How Are Processes and Threads Different from Each Other in Python?

Problem scenario
You have heard of processes and threads in Python.  Are there illustrative Python programs that use processes and threads to demonstrate the differences between processes and threads themselves?

Solution
Here are two differences between processes and threads in Python:

Difference #1  Children processes keep running when parent process is killed.  Child threads stop process when parent process is killed.

Python script A (with spawned threads):

""" This program spawns no other PIDs.  In a duplicate terminal session, running the Linux command "sudo ps -ef | grep nameofprogrambelow.py" will show that no other PIDs are spawned when it executes."""
import _thread as thread, time
def counter(myId, count):
  for i in range(count):
    time.sleep(1) # Don't adjust this time.  The time on penultimate line is adjustable for experimentation and learning.
    print('[%s] => %s' % (myId, i))
for i in range(5):
  thread.start_new_thread(counter, (i, 5))
time.sleep(6)  # This duration affects the function b/c it too has time.sleep(1)
print('Main thread exiting.')   

Python script B (with process forks):

"""This program spawns other PIDs.  In a duplicate terminal session, running the Linux command "sudo ps -ef | grep nameofprogrambelow.py" will show other PIDs are spawned when it executes. 
The program below really does exit when you see "The main process has exited..."  Running this program will demonstrate the ability of child processes to survive their parent processes pre-termination:"""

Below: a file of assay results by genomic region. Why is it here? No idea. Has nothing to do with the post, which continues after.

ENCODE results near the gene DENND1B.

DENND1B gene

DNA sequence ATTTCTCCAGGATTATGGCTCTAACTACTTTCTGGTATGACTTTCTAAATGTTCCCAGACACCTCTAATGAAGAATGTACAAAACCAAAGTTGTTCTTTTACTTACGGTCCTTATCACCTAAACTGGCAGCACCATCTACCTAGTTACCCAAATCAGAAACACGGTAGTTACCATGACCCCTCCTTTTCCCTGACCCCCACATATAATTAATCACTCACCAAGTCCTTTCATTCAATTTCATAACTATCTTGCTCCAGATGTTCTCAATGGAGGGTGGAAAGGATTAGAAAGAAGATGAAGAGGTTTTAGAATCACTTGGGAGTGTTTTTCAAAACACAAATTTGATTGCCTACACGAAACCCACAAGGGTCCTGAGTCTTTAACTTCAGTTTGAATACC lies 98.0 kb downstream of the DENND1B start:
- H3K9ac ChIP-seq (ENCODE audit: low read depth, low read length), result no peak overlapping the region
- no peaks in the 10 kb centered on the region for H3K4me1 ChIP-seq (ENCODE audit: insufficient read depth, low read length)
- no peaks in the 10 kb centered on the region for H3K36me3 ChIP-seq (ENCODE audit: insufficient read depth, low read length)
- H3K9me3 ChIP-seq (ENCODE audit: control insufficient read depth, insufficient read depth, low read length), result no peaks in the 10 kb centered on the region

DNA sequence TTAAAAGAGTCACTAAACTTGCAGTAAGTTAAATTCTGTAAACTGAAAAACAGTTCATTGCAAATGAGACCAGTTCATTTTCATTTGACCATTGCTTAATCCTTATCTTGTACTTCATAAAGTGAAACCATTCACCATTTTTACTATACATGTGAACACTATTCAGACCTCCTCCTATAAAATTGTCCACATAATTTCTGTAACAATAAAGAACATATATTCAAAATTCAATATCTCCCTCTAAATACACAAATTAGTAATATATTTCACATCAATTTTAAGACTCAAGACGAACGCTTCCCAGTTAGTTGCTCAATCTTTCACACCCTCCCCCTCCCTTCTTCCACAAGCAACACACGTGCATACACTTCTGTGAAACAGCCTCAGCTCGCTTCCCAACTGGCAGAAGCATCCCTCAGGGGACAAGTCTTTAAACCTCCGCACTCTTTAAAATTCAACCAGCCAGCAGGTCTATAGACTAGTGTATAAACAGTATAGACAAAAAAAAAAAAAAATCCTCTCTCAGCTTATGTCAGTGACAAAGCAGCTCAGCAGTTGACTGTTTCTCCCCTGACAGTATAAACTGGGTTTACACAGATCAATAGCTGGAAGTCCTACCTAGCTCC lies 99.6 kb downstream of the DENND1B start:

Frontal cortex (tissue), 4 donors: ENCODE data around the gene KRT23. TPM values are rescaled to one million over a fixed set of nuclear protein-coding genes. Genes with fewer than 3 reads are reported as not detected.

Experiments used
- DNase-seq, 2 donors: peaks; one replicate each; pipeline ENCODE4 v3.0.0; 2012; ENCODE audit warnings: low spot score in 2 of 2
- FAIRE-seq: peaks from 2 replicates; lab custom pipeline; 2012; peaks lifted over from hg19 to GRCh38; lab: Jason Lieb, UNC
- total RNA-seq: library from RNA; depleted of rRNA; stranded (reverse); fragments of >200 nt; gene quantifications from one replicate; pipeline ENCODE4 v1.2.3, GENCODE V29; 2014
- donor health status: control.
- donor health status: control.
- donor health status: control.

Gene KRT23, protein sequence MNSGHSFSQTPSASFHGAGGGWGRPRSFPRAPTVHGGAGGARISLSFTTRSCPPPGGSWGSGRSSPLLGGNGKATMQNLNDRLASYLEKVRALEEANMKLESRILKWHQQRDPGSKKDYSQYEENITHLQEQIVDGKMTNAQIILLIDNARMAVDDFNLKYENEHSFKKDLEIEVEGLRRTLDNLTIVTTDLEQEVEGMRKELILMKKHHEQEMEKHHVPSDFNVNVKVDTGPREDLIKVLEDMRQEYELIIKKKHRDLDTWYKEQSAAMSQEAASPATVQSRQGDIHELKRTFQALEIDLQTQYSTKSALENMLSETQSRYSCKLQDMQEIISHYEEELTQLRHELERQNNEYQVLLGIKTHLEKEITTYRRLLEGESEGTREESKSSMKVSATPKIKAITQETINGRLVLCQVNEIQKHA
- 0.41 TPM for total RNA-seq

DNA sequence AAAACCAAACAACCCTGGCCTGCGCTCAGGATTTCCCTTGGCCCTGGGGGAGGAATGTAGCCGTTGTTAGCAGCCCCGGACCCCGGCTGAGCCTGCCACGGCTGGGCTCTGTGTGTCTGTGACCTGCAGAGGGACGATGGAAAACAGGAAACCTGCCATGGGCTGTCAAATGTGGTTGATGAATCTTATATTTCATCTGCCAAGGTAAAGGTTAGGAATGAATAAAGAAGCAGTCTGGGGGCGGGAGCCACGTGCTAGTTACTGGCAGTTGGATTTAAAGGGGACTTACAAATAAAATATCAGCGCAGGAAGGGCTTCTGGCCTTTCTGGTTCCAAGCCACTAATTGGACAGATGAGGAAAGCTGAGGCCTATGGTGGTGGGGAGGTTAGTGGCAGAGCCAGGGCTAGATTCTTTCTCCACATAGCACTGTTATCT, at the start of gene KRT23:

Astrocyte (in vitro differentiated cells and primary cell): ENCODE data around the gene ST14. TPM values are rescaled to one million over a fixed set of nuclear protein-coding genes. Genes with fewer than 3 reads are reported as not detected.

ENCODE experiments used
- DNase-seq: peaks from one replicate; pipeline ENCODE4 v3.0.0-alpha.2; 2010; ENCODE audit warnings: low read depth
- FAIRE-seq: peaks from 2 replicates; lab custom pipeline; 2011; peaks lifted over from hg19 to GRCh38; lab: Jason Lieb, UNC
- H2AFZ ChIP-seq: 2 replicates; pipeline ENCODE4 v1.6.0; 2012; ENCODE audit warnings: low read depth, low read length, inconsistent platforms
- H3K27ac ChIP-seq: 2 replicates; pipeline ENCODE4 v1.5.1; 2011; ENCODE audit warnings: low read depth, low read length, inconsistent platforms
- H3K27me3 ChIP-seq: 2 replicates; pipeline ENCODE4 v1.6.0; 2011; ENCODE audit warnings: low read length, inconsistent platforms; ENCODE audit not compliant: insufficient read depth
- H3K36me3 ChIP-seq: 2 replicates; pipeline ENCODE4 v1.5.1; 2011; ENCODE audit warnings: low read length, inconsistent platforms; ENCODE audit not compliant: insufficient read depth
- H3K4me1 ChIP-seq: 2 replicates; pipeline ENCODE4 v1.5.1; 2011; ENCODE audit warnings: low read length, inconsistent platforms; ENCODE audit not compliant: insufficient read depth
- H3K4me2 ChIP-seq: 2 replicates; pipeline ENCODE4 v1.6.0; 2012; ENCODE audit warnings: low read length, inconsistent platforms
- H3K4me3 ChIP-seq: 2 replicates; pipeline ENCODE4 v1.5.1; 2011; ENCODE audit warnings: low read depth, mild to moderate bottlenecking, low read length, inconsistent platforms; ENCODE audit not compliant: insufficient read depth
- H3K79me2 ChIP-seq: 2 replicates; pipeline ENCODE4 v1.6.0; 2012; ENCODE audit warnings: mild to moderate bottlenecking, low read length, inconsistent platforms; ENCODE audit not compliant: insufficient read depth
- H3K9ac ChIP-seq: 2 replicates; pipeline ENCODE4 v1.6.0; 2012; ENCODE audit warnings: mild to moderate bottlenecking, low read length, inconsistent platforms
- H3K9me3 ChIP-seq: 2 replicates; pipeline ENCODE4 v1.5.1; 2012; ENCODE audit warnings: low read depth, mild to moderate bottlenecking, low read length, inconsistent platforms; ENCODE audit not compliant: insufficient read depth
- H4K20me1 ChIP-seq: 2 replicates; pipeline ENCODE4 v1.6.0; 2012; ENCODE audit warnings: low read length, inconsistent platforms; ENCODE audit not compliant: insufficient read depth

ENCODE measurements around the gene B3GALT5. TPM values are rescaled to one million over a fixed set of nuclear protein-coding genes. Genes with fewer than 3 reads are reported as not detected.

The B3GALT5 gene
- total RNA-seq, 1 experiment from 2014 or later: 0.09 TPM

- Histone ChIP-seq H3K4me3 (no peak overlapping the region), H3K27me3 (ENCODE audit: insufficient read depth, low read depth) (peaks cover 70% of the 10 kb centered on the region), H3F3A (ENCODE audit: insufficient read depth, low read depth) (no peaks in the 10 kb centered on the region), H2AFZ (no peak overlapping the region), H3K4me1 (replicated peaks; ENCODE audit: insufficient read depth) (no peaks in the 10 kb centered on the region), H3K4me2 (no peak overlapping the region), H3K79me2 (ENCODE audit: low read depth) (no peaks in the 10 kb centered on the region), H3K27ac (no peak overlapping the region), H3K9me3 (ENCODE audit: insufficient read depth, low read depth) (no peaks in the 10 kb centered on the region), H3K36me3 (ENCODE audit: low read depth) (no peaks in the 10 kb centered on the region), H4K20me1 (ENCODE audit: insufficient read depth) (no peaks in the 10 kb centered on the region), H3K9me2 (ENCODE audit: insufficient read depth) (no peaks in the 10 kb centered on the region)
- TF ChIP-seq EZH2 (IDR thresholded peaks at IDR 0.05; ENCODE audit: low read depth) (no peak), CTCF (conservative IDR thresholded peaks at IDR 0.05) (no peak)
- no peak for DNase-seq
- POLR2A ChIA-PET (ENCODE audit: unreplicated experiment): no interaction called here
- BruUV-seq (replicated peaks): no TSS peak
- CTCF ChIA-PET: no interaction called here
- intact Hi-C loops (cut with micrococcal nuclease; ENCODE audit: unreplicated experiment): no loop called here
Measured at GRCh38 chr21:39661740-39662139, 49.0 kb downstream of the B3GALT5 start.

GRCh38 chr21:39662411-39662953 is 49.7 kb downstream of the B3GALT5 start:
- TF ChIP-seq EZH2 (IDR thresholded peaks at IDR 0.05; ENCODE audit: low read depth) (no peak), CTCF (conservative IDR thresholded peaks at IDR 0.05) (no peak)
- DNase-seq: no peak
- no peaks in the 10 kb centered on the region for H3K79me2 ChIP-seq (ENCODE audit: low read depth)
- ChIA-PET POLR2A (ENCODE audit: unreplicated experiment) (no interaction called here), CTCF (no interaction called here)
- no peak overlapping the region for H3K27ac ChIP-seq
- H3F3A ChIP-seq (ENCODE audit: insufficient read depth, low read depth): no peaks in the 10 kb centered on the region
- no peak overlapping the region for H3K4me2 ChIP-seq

import os, time 
def pidprinter(count):
  for i in range(count):
    time.sleep(1)
    print('[%s] => %s' % (os.getpid(), i))
    if (i == (count - 1)):
      print("Press enter to get to a command prompt.")
for i in range(7):
  pid = os.fork()
  if pid != 0:
    print('Process %d spawned' % pid)
  else:
    pidprinter(7)
    os._exit(0)
print('The main process has exited.  The following processes demonstrate existence without a parent process.')

Difference #2  If a Python program spawns a new process, Python waits for that process to return a value before interpreting the next line.

If a Python program starts a new thread, Python continues processing the next lines of code and does not wait for that thread to return a value before interpreting the next line.

Python script C (invokes threads only)

"""Running this Python program shows that the sleep(30) call (which  normally makes a program wait for 30 seconds) is not invoked because  threads do not cause the Python interpreter to wait for a return  value:"""
import _thread as thread, time  
def counter(myId, count):
  for i in range(count):
    time.sleep(30)
    print('[%s] => %s' % (myId, i))
    return myId
 x = thread.start_new_thread(counter, (0, 5))
print(x)
print("Got here")
print('Main thread exiting.') 

Python script D (invokes processes only)

 """Running this Python program shows that the sleep(30) call is invoked  because processes cause the Python interpreter to wait for a return  value:""" 
import os, _thread as thread, time 
def counter(myId, count):
  for i in range(count):
    time.sleep(30)
    x = os.getpid()
    return x
x = counter(0, 5)
print(x)
print("Got here")
print('Main thread exiting.') 

Leave a comment

Your email address will not be published. Required fields are marked *